Before you even start eating, drink a glass of water.
Are you serious about losing weight? Throw fad diets out the window and opt for learning the size of a healthy portion.
According to the Centers for Disease Control, the weight of American men and women has continued to climb, with the average BMI tipping obesity. These alarming statistics require a drastic change in how we approach food.
Forming life-long habits as opposed to quick dieting fixes is a surefire way to lose weight and keep it off. And this doesn’t mean depriving yourself of your favorite foods. It means understanding portion size and aiming to stick to a single serving instead of overeating. This practical approach to food can be adapted to any way of life, even if most of your meals are eaten away from home.
If you’ve found yourself having portion control trouble, try these six easy tips.
#1 Be Aware of Serving Sizes
Order from any restaurant and be prepared to get served two, if not more portions. But if you know what to expect before you head to your favorite diner, you can plan accordingly. Split the meal with your partner or friend. If they’re not into sharing, ask for a to-go box and wrap up half the meal before you start chowing down. This will keep you from overeating and give you more bang for your buck—you’ll have leftovers for your next meal.
#2 Eat From Home
To control your portions and ensure you’re eating nutritiously, it’s far more helpful to eat most of your meals from home. You’ll know exactly what’s in the food you prepare, unlike guessing which fat (and how much of it) your steak was fried in at your favorite local restaurant. Additionally, you can control how much food lands on your plate.
One helpful trick is to downsize your plate. Instead of eating from your huge dinner plates, try your salad-sized dishes instead. With this simple shift in portion size, you can save yourself up to 600 calories.
Another trick is to use measuring cups to dole out optimal portion sizes. When it comes to protein, it’s helpful to invest in a scale to measure three to four ounces per serving. If you don’t have that option, make a fist. A portion size should be no larger than your fist. Use this helpful guide to determine portion sizes.
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#3 Prepare a Balanced Plate
Grab a plate from your cupboard and divide it into fourths. One-fourth of your plate should include a lean source of protein. Two-fourths of your plate should include leafy green vegetables. The final one-fourth of your plate should be divided between a starchy carb (potatoes, pasta, sweet potato mash, etc.) and yep, you guessed it, more green leafy vegetables. Add in a sliver of fat (avocado, nuts, olive oil, etc.) and you’re good to go.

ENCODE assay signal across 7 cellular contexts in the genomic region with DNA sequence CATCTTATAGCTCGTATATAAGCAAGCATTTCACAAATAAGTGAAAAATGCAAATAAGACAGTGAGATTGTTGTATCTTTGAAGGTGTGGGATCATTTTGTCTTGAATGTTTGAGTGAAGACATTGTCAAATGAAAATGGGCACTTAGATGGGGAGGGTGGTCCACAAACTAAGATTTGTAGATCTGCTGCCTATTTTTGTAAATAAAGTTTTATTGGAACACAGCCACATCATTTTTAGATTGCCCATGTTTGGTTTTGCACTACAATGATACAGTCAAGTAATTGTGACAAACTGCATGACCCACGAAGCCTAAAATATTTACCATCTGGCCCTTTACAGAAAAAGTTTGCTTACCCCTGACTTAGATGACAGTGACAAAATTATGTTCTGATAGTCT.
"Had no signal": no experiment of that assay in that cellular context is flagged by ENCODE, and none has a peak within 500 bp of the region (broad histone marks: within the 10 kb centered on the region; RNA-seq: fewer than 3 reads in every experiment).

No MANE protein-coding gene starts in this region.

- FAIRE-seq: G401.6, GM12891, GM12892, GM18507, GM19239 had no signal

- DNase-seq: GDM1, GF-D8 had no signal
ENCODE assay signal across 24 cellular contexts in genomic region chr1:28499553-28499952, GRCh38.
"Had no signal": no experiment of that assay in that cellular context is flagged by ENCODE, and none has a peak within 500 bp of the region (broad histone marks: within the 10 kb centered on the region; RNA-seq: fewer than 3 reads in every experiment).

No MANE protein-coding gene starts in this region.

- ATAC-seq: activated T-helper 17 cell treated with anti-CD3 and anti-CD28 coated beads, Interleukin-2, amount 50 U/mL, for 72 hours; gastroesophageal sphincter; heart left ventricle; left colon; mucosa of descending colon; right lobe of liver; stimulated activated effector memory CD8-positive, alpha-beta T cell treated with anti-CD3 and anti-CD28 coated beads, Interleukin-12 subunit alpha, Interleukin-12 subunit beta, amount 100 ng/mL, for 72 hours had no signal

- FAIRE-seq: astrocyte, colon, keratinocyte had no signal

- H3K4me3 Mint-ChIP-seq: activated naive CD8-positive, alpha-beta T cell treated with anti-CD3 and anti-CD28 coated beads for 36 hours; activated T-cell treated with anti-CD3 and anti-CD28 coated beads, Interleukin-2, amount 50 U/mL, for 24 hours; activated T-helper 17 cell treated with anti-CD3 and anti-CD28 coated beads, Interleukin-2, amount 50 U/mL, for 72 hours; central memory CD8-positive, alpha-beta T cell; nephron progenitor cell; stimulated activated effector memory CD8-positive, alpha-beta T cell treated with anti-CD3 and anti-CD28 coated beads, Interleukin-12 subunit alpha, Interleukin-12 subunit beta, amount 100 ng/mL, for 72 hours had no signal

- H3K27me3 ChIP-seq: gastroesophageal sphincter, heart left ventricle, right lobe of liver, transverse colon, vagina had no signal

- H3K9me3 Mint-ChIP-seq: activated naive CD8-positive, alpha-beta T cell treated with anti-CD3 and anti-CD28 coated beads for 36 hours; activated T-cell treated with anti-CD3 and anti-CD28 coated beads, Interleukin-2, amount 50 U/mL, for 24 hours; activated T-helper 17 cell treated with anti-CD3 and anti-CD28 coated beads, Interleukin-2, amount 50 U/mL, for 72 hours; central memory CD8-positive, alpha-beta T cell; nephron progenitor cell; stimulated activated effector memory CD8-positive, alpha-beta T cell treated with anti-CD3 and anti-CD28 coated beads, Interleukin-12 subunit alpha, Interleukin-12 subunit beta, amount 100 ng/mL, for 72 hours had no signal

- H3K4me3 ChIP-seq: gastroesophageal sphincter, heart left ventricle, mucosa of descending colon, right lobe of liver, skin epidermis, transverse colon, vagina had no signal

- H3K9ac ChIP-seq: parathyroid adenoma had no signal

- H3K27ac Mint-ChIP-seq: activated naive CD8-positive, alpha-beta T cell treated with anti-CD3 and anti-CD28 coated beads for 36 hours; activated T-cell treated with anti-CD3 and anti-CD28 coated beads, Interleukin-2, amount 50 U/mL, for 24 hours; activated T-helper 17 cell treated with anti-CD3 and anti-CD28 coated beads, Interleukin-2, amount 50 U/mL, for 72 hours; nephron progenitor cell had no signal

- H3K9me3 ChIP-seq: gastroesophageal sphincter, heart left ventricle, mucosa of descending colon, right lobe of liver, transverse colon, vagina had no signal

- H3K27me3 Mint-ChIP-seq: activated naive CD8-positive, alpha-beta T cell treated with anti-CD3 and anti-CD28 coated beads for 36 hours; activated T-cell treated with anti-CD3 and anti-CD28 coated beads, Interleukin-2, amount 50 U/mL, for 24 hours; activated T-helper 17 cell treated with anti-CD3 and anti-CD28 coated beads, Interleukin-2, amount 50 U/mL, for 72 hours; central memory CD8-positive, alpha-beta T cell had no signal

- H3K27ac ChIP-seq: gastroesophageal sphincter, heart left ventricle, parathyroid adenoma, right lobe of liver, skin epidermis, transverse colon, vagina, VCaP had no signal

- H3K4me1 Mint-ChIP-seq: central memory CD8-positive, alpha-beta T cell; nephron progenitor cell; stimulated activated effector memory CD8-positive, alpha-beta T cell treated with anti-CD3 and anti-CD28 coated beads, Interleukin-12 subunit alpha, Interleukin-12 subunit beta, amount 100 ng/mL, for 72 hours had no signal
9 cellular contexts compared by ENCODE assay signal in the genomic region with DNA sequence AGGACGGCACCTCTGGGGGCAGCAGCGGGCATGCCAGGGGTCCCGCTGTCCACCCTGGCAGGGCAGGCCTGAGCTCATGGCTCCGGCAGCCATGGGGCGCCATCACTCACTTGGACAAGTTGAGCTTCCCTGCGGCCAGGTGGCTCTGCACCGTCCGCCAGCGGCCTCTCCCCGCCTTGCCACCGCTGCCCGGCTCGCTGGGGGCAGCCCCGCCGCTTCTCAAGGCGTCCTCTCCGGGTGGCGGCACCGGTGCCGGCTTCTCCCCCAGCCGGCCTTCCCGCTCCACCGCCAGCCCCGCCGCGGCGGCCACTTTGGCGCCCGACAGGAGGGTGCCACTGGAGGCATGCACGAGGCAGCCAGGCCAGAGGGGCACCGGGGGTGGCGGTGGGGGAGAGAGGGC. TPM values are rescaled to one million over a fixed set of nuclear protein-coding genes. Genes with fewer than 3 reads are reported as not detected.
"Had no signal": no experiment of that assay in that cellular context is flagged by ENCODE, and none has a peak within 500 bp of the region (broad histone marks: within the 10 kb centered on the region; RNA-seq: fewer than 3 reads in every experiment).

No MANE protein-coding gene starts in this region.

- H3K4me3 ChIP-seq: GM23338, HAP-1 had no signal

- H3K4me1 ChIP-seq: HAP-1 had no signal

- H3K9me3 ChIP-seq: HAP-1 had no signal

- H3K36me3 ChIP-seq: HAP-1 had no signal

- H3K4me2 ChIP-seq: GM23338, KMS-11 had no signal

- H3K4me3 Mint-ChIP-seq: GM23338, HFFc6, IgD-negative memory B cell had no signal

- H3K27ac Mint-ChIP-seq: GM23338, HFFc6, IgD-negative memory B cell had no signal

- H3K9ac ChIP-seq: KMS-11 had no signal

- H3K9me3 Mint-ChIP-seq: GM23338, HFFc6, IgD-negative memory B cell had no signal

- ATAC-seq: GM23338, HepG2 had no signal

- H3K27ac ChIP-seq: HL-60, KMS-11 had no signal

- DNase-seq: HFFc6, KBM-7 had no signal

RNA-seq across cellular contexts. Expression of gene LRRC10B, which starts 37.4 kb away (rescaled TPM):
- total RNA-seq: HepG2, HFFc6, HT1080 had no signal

#4 Get Over Your Fear of Carbs
If you’re consuming the right types of carbs in the right amounts—whole grains, sweet potatoes, green, leafy vegetables, etc.—you won’t get fat. In fact, you need carbs. They provide satiety (the feeling of fullness) and are incredible in fighting off chronic diseases. What you need to beware of are simple carbs—donuts, oversized bagels, sweetened cereals and baked goods. These products are filled with sugar, fat and other additives that pack on the pounds.
#5 Keep a Food Diary
It’s hard to be aware of what, how often and how much we eat if we don’t keep track of what we’re fueling our temple with. Try keeping a food log for one week. Record everything you eat, including the amount, where the food is from and the time of day you ate. Jot down how you felt that day, how much exercise and fresh air you got and how much rest you received the night before.
Were you tired and sluggish that day? Did you feel depressed? Or maybe you felt energized and well-rested? Review your notes after a week and see if you recognize any triggers or patterns. For example, if you got little sleep, did you overeat or have specific cravings? If you felt bored, did you hit the snack bar? The way you feel triggers what foods you eat and how much you consume. Learning more about your food cravings and temptations will help you understand your eating patterns. Then, you can make the appropriate changes based on your triggers.
#6 Don’t Deprive Yourself of the Foods You Love
There are dangers in depriving yourself of the foods you love, even the “not-so-good-for-you” varieties. It’s OK to give yourself a reward meal each week. And it’s absolutely fine to allow yourself a small treat each day—dark chocolate, a ½ cup of ice cream, a cookie or whatever it is you’re craving.
Listen to your body. If it’s craving something sweet, salty or fatty, give in to temptation but do so in moderation. This will keep you from a breaking point where you devour an entire tub of ice cream in one sitting.
If you don’t trust yourself, incorporate treats into your weekly food plan. This will keep you on track to reach your goals and give you a reward for working so hard at getting fit and feeling happy.
Whether you’ve been struggling to take control of your portions or overall health, we’re here to help. Join over 1.6 million happy users in their quest to get fit and feel happy.